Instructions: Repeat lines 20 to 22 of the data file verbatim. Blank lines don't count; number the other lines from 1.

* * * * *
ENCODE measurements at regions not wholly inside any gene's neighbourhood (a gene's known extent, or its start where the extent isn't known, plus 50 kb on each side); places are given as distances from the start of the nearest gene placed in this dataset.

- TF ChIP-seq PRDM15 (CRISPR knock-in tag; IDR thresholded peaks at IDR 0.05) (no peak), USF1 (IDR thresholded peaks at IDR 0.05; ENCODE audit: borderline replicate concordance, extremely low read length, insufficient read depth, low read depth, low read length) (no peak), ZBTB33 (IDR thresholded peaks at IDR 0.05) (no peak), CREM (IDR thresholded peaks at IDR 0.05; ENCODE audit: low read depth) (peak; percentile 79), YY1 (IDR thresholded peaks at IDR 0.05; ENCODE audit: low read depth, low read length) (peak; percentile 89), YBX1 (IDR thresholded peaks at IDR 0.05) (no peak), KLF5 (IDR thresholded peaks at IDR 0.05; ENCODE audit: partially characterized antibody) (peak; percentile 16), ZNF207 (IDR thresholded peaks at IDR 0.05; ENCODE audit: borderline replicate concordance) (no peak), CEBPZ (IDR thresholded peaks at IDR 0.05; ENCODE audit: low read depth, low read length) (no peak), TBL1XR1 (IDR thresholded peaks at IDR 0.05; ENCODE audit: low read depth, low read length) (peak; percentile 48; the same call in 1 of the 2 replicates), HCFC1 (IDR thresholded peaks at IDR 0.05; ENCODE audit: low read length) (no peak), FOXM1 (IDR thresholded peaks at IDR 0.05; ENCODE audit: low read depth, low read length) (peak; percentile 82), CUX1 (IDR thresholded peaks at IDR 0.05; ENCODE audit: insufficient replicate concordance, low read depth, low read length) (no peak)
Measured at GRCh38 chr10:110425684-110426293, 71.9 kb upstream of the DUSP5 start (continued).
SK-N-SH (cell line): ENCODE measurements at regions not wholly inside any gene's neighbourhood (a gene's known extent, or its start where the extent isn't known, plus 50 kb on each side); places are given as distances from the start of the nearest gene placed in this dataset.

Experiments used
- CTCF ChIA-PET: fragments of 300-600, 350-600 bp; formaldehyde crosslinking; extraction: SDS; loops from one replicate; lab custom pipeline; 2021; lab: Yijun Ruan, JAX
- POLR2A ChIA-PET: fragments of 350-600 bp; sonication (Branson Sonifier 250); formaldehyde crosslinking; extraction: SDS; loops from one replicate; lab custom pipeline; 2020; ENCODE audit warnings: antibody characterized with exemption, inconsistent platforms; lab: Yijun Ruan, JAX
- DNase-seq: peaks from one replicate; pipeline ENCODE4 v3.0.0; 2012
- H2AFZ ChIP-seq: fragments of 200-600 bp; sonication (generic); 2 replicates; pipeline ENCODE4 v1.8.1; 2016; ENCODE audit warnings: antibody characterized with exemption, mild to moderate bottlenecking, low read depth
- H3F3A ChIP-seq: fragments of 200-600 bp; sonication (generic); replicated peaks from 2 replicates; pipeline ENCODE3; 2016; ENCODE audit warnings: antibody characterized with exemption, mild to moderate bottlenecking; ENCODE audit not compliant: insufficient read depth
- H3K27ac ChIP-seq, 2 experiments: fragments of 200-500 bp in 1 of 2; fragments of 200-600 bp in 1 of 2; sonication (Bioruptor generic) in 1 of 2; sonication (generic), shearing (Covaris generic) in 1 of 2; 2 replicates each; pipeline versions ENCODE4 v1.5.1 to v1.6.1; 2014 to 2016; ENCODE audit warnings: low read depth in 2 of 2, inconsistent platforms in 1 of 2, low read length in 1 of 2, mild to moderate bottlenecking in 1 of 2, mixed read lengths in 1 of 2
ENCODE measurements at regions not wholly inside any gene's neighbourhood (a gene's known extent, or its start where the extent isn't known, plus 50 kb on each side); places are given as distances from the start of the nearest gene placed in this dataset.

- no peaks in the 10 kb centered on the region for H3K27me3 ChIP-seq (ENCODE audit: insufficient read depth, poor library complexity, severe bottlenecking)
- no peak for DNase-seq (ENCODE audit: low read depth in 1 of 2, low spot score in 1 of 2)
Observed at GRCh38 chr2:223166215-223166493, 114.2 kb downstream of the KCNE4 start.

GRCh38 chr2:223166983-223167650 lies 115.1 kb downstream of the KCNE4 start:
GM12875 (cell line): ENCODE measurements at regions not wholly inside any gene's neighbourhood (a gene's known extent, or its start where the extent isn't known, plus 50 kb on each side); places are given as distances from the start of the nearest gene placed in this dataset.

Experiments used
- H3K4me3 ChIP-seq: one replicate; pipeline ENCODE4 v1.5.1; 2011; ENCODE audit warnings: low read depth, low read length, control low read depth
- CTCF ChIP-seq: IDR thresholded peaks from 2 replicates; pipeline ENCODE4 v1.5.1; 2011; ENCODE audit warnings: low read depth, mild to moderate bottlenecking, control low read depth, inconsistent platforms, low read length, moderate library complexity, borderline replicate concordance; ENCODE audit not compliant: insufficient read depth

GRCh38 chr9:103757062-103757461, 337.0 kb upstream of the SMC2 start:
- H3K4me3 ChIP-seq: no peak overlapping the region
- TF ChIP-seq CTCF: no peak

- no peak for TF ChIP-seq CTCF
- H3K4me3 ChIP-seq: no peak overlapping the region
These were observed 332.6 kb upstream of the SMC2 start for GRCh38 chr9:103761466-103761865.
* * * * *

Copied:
- CTCF ChIP-seq: IDR thresholded peaks from 2 replicates; pipeline ENCODE4 v1.5.1; 2011; ENCODE audit warnings: low read depth, mild to moderate bottlenecking, control low read depth, inconsistent platforms, low read length, moderate library complexity, borderline replicate concordance; ENCODE audit not compliant: insufficient read depth

GRCh38 chr9:103757062-103757461, 337.0 kb upstream of the SMC2 start:
- H3K4me3 ChIP-seq: no peak overlapping the region